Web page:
Hope is light. Disappointment is heavy. Disappointment always crushes hope. How you recover from the weight of disappointment determines who you are and how you will go on. Some people never recover and spend all their waking moments - waste all their Now - on photographs of yesterdays. Their carousel of images runs backwards; time-travel to the most painful of places. Standing outside each moment, looking on, screaming into a vacuum; led like Ebeneezer by some ghostly hand, forced to revisit every mistake and beautifully bruised loving embrace that you thought would never end. Then watching it end. And end.
She’s trying to soothe her ego; convince her that there’s far more going on when in reality the character is as plainly drawn as she thought. There’s a funny sort of truth in a lot of casting. Most of the time you get exactly what you deserve. If you forever rail at the injustice of your casting; if you always think you warrant something with a bit more glamour or beauty and you stamp your feet and puff out your cheeks in a perfect tantrum then the die is cast. You become your own self-fulfilling prophecy counting lines and pages.
Should I go back?
I go back. I blame lots of people for this. I blame Milan Kundera and A.M Holmes, Proust and T.S Eliot. I blame Richard Curtis and those beautifully crafty people behind the John Lewis adverts. I blame the early work of Radiohead, all the work of Ryan Adams and the occasional impassioned Bob Dylan cover. I blame Jeff Buckley and the swaggering poise of Johnny and his Black Rebel Motorcycle Club - ‘Whadaya got? - The Embankment bridge, the BT Tower and a stretch of path in Hyde Park. I shouldn’t have gone back. Who knew?
I long to pick up a rock or stone and uncover a secret meeting of ants or alliance of beetles trying a spider in a kangaroo court, bewigged in feathers, with gavels made from discarded paper-clips, a perforated bottle-top upturned for the witness-box, a canopy of browning grass and earthworms for security. The public gallery would freeze in the sunlight and scatter to their nests and holes as I halted the proceedings with curious fingers and a twig or two. The spider would make a break for freedom, vowing to relocate his family immediately to another corner of the garden.
‘Tis the season to be wearing animal heads for hats. The streets of London teem with young women forging their way through the early onset of winter with wooly panda heads atop their own, staring blankly out at other passing bears and dogs; the occasional cat or blue-grey shark, strangely forlorn at his current employment. The king of the ocean now paraded around like a trophy. I see a sea of furry ears (some pointed, some squat) framing glassy eyes with mouths slashed from dimple to dimple. Expressionless faces stuffed with tumbling hair and the tiny features of fashionable women.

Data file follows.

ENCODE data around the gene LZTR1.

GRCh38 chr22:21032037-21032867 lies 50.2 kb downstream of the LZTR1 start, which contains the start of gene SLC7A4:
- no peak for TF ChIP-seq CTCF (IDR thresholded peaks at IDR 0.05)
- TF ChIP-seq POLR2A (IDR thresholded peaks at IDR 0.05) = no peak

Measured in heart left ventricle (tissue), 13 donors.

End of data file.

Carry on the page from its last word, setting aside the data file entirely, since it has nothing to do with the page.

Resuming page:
She has a tiny wintered voice, like the shadow of a bird flitting across a grave at dusk. Her voice is a sombre scene from a Christmas card: a robin red-breast perching on a post-box or dry-stone wall entombed in snow. The kind of card you send to distant relatives through obligation not love. A Thank you note for vouchers you received with crushing indifference. Having said all this, I liked her voice. It put me at ease, in a spidery sort of way. A crawling resignation to her quiet authority. This web is her home and I’m just visiting.
‘What happens after death? Can you change into a bird?’ A little boy, all bundled up in scarf and hat, stands heaped before an advert for the British Museum at Piccadilly station. He extends a gloved hand to the Egyptian figure drawn against the white background and colours in the feet and wings with his finger. Having painted his masterpiece, he takes a clumsy step back to admire the taloned God and sympathetically raises both arms like a concert conductor instructing the cellos to enter the fray, but thinking better of it, he flaps his boney wings and squawks, “Mummy!”
This still feels like a temporary arrangement: six months on and my clothes hang on a rail over my bed and the wardrobe remains a tiny jpeg image on the Argos website, still a good six day delivery away from the space I made for it six months ago. My suitcase squats proudly in this space full of the clothes I never wear; an assortment of belts and ties; my wetsuit; all manner of CDs and stray bits of paper I can’t throw away. Finally, a few pictures adorn the walls – my walls – but it still doesn’t feel like home.